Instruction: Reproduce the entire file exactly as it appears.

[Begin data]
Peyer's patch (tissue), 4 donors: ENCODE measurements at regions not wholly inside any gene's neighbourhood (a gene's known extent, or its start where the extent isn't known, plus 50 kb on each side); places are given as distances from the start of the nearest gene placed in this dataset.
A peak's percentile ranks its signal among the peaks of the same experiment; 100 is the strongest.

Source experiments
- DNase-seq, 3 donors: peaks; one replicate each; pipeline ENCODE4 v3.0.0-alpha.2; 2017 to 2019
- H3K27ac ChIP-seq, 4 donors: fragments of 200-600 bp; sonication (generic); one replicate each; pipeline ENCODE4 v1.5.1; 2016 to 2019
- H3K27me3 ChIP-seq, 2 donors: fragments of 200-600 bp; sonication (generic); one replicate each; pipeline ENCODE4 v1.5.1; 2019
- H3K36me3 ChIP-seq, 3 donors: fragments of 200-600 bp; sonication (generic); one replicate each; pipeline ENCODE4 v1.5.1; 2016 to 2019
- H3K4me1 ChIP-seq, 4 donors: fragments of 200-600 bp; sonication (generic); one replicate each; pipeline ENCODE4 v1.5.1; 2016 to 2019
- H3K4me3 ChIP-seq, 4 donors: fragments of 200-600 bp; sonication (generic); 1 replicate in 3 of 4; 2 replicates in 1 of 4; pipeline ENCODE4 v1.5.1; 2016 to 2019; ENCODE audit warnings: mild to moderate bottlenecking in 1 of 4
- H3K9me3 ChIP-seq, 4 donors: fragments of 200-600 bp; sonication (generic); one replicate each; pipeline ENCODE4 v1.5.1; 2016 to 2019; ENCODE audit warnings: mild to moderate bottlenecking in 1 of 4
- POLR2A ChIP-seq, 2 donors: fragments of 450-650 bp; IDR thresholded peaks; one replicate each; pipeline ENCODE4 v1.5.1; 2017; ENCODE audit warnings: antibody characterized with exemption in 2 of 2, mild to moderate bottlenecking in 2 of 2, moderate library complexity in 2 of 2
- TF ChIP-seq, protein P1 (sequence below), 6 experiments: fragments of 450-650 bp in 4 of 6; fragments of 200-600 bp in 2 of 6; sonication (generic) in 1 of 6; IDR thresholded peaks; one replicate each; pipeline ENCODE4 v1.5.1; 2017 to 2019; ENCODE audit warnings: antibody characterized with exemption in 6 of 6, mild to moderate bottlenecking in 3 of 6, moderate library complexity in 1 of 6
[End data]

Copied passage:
Peyer's patch (tissue), 4 donors: ENCODE measurements at regions not wholly inside any gene's neighbourhood (a gene's known extent, or its start where the extent isn't known, plus 50 kb on each side); places are given as distances from the start of the nearest gene placed in this dataset.
A peak's percentile ranks its signal among the peaks of the same experiment; 100 is the strongest.

Source experiments
- DNase-seq, 3 donors: peaks; one replicate each; pipeline ENCODE4 v3.0.0-alpha.2; 2017 to 2019
- H3K27ac ChIP-seq, 4 donors: fragments of 200-600 bp; sonication (generic); one replicate each; pipeline ENCODE4 v1.5.1; 2016 to 2019
- H3K27me3 ChIP-seq, 2 donors: fragments of 200-600 bp; sonication (generic); one replicate each; pipeline ENCODE4 v1.5.1; 2019
- H3K36me3 ChIP-seq, 3 donors: fragments of 200-600 bp; sonication (generic); one replicate each; pipeline ENCODE4 v1.5.1; 2016 to 2019
- H3K4me1 ChIP-seq, 4 donors: fragments of 200-600 bp; sonication (generic); one replicate each; pipeline ENCODE4 v1.5.1; 2016 to 2019
- H3K4me3 ChIP-seq, 4 donors: fragments of 200-600 bp; sonication (generic); 1 replicate in 3 of 4; 2 replicates in 1 of 4; pipeline ENCODE4 v1.5.1; 2016 to 2019; ENCODE audit warnings: mild to moderate bottlenecking in 1 of 4
- H3K9me3 ChIP-seq, 4 donors: fragments of 200-600 bp; sonication (generic); one replicate each; pipeline ENCODE4 v1.5.1; 2016 to 2019; ENCODE audit warnings: mild to moderate bottlenecking in 1 of 4
- POLR2A ChIP-seq, 2 donors: fragments of 450-650 bp; IDR thresholded peaks; one replicate each; pipeline ENCODE4 v1.5.1; 2017; ENCODE audit warnings: antibody characterized with exemption in 2 of 2, mild to moderate bottlenecking in 2 of 2, moderate library complexity in 2 of 2
- TF ChIP-seq, protein P1 (sequence below), 6 experiments: fragments of 450-650 bp in 4 of 6; fragments of 200-600 bp in 2 of 6; sonication (generic) in 1 of 6; IDR thresholded peaks; one replicate each; pipeline ENCODE4 v1.5.1; 2017 to 2019; ENCODE audit warnings: antibody characterized with exemption in 6 of 6, mild to moderate bottlenecking in 3 of 6, moderate library complexity in 1 of 6